Can you preserve the culture once the language is lost?

Chinese stages

This week’s topic was inspired by Diu podcast. As I was listening, it really caused me to think a lot.

When Jack brought up the question, “Can you preserve the culture once the language is lost?” I was astonished. I’ve never thought about it.

There were a number of questions running through my head. For instance: Have I preserved my culture? What do I even do? What are my beliefs?

Then, I realized aside from teaching my kids how to speak Cantonese/Mandarin and read Chinese, I have nothing else I plan to carry down to my future generation (if I were to have kids in the future).

I mean, I personally don’t follow traditions unless I am forced to. The only time I pray and put incenses up for my ancestors is when I’m in China.

I’ve done things such as leaping over fire, praying and bowing in different directions of the house, as well as burning fake money to my dead ancestors.

Yet, I have no intentions of carrying on these traditions. To me, I do it out of respect for my elders and relatives. But if I were to have kids, am I going to teach them or do these kinda stuff?? The answer is no.

Do I feel bad? Not really. I think it’s because these values and traditions do not matter to me. It’s sad to say, but I think they’re usually too extreme.

For example, women who give birth are not supposed to shower and go out for 30 days after delivery. The reason being is that after delivery, the woman’s body is at its weakest. Hence, it is necessary for the woman to avoid “wind” and not get “wet”.

I think in order to follow these traditions, you have to be super hardcore. 

Another example is carrying red pocket envelopes and giving it to people whom you encounter or see during Chinese New Year (usually to the children of the people you know). However, personally, I don’t want to be expected to give your kids money just because I know you and we end up bumping into each other (sorry, I’m cheap. Haha). It is quite normal though, in the Chinese culture. It’s considered rude if you do not do so.

The only thing I would do is to teach my children how to read, write, and speak the language (to the extent I am capable of). Culture is kind of irrelevant to me, but I feel like if I do not pass on my knowledge of Chinese to my kids, then it’ll disappear forever.

Some of my Chinese friends have parents who speak English, and as a result, they can only speak one language -since that’s all they’ve spoken at home. I think it is such a pity because their future kids will most likely never be exposed to Chinese.

This actually makes me quite sad because, I, as a second generation, already do not care about preserving my Chinese culture. What’s going to happen by the third generation? Would they even speak the language? Or will all be lost eventually? 😥

As for my answer to the question, I don’t think it’s possible to preserve culture without the language. Even with the language, I feel like I won’t preserve the culture.

What are your thoughts?

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About gchan7127

I just want to share all my knowledge, ideas, and experiences with the world. It makes me happy to know that I can inspire others.
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12 Responses to Can you preserve the culture once the language is lost?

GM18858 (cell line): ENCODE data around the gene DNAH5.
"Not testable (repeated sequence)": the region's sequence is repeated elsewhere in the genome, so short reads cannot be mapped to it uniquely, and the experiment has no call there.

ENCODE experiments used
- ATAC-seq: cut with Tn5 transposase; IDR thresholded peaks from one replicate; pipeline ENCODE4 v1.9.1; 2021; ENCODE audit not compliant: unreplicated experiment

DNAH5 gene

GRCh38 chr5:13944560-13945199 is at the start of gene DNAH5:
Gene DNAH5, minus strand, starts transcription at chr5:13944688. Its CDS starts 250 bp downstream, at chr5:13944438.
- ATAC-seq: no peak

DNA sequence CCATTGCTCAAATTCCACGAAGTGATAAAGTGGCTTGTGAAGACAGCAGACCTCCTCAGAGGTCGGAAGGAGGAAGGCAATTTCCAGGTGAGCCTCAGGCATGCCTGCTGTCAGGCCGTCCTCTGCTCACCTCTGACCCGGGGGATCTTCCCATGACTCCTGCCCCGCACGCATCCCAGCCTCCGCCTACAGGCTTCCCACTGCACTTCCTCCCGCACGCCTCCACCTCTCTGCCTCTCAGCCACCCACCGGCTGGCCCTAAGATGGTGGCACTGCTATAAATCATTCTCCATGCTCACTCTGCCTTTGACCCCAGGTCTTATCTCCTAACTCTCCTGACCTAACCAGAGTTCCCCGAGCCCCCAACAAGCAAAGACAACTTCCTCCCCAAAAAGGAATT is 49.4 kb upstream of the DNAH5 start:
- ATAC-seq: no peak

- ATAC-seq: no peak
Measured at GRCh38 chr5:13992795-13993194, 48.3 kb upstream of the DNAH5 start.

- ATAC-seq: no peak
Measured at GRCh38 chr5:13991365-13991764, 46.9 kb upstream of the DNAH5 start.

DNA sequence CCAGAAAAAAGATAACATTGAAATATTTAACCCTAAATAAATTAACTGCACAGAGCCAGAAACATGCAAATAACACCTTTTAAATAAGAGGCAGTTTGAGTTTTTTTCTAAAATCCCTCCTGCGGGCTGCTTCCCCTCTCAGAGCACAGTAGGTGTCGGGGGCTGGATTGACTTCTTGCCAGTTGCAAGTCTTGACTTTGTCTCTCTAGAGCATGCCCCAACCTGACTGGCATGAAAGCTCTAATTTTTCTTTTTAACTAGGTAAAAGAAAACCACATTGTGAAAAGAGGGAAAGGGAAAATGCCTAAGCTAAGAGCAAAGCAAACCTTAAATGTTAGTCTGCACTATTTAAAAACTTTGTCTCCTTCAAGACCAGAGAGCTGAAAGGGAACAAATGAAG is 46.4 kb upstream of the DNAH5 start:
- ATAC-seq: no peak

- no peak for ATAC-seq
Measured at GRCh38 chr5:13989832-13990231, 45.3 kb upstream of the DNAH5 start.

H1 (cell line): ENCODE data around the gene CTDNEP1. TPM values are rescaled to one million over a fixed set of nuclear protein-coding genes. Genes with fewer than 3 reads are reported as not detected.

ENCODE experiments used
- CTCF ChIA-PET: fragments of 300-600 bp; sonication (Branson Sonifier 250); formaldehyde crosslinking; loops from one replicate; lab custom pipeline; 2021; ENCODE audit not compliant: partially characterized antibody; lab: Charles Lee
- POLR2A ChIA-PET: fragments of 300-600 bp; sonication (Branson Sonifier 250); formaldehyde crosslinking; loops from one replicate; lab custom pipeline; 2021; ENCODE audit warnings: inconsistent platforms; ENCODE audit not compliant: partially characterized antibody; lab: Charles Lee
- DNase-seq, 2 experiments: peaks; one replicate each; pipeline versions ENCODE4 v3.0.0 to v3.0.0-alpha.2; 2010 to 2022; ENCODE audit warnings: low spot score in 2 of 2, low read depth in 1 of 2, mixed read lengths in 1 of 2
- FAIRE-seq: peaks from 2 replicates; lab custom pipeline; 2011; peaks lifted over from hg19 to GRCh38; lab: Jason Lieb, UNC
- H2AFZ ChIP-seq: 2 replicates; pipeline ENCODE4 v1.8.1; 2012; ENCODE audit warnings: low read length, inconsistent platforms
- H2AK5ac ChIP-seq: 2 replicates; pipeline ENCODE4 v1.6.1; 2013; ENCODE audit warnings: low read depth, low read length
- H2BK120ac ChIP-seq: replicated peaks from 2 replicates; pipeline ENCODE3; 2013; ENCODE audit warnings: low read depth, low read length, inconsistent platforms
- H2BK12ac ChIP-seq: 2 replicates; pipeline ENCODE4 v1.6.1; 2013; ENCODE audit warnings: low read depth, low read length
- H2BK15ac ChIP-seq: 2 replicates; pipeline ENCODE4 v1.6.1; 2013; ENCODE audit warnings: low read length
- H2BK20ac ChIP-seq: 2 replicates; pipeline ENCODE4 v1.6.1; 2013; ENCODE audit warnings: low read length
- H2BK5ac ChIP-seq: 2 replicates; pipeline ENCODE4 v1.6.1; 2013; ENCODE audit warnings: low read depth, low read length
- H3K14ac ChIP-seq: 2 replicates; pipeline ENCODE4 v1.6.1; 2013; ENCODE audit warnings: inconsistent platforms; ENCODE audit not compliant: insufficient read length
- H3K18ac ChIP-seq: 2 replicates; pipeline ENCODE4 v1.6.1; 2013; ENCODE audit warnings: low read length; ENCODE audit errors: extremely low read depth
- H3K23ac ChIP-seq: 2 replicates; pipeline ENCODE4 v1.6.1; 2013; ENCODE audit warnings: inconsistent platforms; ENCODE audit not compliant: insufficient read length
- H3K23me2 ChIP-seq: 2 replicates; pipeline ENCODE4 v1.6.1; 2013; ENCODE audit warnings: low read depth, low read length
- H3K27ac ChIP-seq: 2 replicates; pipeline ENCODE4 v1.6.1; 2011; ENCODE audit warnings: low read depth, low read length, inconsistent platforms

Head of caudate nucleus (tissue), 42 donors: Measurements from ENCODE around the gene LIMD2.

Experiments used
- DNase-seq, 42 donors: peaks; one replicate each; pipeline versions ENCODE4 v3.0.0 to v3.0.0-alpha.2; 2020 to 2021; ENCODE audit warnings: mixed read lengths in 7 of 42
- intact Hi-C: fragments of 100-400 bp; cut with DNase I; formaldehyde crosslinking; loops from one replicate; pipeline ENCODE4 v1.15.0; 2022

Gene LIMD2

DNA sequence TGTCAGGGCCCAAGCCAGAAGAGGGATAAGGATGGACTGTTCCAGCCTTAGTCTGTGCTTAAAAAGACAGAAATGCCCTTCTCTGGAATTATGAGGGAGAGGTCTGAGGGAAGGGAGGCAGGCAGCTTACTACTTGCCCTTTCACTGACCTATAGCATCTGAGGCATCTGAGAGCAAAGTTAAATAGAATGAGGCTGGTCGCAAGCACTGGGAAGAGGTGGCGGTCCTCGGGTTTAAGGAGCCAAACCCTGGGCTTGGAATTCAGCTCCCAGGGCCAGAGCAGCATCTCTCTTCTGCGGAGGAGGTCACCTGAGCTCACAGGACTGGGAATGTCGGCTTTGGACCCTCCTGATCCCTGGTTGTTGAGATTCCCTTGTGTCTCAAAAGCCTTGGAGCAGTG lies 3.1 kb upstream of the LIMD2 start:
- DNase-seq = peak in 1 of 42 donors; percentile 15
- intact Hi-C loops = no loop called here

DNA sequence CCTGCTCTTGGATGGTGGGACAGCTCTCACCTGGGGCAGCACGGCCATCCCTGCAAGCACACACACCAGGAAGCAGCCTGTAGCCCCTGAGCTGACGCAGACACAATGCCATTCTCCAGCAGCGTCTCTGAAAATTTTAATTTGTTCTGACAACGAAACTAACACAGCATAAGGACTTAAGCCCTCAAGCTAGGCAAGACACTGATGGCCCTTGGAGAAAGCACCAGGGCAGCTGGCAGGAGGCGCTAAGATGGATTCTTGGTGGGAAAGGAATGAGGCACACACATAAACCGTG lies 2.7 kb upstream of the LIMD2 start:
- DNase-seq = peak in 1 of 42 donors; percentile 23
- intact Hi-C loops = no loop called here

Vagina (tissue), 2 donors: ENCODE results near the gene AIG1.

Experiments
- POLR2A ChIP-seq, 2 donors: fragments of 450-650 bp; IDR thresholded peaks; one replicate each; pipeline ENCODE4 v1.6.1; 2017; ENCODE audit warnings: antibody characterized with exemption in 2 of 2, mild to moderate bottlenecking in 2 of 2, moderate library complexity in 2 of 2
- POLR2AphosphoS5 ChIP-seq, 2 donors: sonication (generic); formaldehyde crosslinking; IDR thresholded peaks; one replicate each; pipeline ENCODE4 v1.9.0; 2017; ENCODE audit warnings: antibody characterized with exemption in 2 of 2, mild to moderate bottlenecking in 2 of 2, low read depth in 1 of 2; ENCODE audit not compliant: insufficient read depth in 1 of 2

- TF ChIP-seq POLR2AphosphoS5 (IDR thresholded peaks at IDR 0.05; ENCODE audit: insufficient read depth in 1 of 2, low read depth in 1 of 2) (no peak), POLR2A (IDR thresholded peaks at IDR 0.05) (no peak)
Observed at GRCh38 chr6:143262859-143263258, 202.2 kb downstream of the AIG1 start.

1. You’re welcome! I was reading up on a Brazilian tribe called the Piraha that doesn’t really use language to communicate and how it has an influence on how they shape their culture – check them out

  2. Palladium says:

    my thought on this. i think the culture itself grow according to it’s creator, just like child, language is just one of the limb, chop em up and the baby still grew. Cluture will evolve, the one that don’t want the changes to happen are idiots or people with undying love towards the past.

    • gchan7127 says:

      Ohhhh! Interesting point of view! Thank you for your comment! Yes, the baby will still grow..hmmmmmm

      • Palladium says:

        You’re welcome, it’s a good reads.
        Yeah, i think the only way to eardicate or stop the evolution of the culture is to become a dictator and do some “genocide” on the creator of the “baby” which is us human.

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  4. Tikeetha T says:

    LOL. I wouldn’t say super hard core, but you need to want to learn it. When a friend of mine was pregnant with her daughter I told her that they needed to speak Russian in the house to her so that her daughter could keep up with the language and culture. She was afraid that her daughter wouldn’t learn English. I said, “She’ll learn English at school. Let her know her culture.” Her daughter knows both English and Russian and they travel to Russia yearly.

    • gchan7127 says:

      I’m glad your friend listened to you!! True, you definitely need to want to learn it in order to preserve it.

      Knowing another language is very beneficial though. I’m glad Munch is learning French as well. 🙂

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  6. Tachi Works says:

    I think it’s nice having language options because in the future you get to experience more. Bc language really is power, it’s like the prerequisite to different paths you can take. Even little things like being able to read your fave books without waiting on translators is already big from an outsiders pov

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